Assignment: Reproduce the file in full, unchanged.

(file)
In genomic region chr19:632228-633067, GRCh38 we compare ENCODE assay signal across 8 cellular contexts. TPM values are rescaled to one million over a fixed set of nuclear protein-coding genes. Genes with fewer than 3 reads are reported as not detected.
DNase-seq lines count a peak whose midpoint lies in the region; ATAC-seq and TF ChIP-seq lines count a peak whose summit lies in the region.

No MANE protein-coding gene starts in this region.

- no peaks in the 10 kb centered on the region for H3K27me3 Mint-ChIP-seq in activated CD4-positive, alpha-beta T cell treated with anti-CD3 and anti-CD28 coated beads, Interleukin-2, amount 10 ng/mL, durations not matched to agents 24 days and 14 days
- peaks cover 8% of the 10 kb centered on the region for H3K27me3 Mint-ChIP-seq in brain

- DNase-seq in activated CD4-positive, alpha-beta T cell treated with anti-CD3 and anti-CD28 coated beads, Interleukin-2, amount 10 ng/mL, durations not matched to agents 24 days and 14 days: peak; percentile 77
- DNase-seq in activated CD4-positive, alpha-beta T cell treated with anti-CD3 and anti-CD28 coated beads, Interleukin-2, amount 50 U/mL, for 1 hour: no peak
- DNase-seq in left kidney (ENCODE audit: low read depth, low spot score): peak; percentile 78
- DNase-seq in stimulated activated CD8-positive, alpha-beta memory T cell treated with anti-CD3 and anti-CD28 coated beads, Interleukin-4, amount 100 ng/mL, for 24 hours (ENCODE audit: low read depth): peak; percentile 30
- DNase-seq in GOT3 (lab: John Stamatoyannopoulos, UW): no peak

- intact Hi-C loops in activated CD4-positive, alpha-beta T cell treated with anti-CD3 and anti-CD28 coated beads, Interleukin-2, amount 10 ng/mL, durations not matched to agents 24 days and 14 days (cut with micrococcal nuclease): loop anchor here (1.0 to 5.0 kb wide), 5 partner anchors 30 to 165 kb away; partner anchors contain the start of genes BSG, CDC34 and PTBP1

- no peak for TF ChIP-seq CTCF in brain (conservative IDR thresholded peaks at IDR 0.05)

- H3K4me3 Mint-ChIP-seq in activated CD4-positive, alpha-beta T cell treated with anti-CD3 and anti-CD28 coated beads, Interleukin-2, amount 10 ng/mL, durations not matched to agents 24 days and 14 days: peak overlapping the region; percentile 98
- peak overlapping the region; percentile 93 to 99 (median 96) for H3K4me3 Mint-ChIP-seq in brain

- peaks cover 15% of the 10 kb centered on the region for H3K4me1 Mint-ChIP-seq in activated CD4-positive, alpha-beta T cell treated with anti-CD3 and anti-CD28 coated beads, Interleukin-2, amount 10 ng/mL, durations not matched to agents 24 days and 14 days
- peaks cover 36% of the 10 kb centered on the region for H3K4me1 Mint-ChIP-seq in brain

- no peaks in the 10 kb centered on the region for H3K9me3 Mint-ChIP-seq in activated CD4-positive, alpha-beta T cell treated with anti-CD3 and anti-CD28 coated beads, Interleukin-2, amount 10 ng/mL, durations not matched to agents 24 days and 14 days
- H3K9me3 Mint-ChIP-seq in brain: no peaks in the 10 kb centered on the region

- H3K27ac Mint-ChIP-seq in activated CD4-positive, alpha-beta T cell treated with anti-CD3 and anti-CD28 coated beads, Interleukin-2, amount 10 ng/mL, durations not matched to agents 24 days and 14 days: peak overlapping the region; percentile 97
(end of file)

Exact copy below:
In genomic region chr19:632228-633067, GRCh38 we compare ENCODE assay signal across 8 cellular contexts. TPM values are rescaled to one million over a fixed set of nuclear protein-coding genes. Genes with fewer than 3 reads are reported as not detected.
DNase-seq lines count a peak whose midpoint lies in the region; ATAC-seq and TF ChIP-seq lines count a peak whose summit lies in the region.

No MANE protein-coding gene starts in this region.

- no peaks in the 10 kb centered on the region for H3K27me3 Mint-ChIP-seq in activated CD4-positive, alpha-beta T cell treated with anti-CD3 and anti-CD28 coated beads, Interleukin-2, amount 10 ng/mL, durations not matched to agents 24 days and 14 days
- peaks cover 8% of the 10 kb centered on the region for H3K27me3 Mint-ChIP-seq in brain

- DNase-seq in activated CD4-positive, alpha-beta T cell treated with anti-CD3 and anti-CD28 coated beads, Interleukin-2, amount 10 ng/mL, durations not matched to agents 24 days and 14 days: peak; percentile 77
- DNase-seq in activated CD4-positive, alpha-beta T cell treated with anti-CD3 and anti-CD28 coated beads, Interleukin-2, amount 50 U/mL, for 1 hour: no peak
- DNase-seq in left kidney (ENCODE audit: low read depth, low spot score): peak; percentile 78
- DNase-seq in stimulated activated CD8-positive, alpha-beta memory T cell treated with anti-CD3 and anti-CD28 coated beads, Interleukin-4, amount 100 ng/mL, for 24 hours (ENCODE audit: low read depth): peak; percentile 30
- DNase-seq in GOT3 (lab: John Stamatoyannopoulos, UW): no peak

- intact Hi-C loops in activated CD4-positive, alpha-beta T cell treated with anti-CD3 and anti-CD28 coated beads, Interleukin-2, amount 10 ng/mL, durations not matched to agents 24 days and 14 days (cut with micrococcal nuclease): loop anchor here (1.0 to 5.0 kb wide), 5 partner anchors 30 to 165 kb away; partner anchors contain the start of genes BSG, CDC34 and PTBP1

- no peak for TF ChIP-seq CTCF in brain (conservative IDR thresholded peaks at IDR 0.05)

- H3K4me3 Mint-ChIP-seq in activated CD4-positive, alpha-beta T cell treated with anti-CD3 and anti-CD28 coated beads, Interleukin-2, amount 10 ng/mL, durations not matched to agents 24 days and 14 days: peak overlapping the region; percentile 98
- peak overlapping the region; percentile 93 to 99 (median 96) for H3K4me3 Mint-ChIP-seq in brain

- peaks cover 15% of the 10 kb centered on the region for H3K4me1 Mint-ChIP-seq in activated CD4-positive, alpha-beta T cell treated with anti-CD3 and anti-CD28 coated beads, Interleukin-2, amount 10 ng/mL, durations not matched to agents 24 days and 14 days
- peaks cover 36% of the 10 kb centered on the region for H3K4me1 Mint-ChIP-seq in brain

- no peaks in the 10 kb centered on the region for H3K9me3 Mint-ChIP-seq in activated CD4-positive, alpha-beta T cell treated with anti-CD3 and anti-CD28 coated beads, Interleukin-2, amount 10 ng/mL, durations not matched to agents 24 days and 14 days
- H3K9me3 Mint-ChIP-seq in brain: no peaks in the 10 kb centered on the region

- H3K27ac Mint-ChIP-seq in activated CD4-positive, alpha-beta T cell treated with anti-CD3 and anti-CD28 coated beads, Interleukin-2, amount 10 ng/mL, durations not matched to agents 24 days and 14 days: peak overlapping the region; percentile 97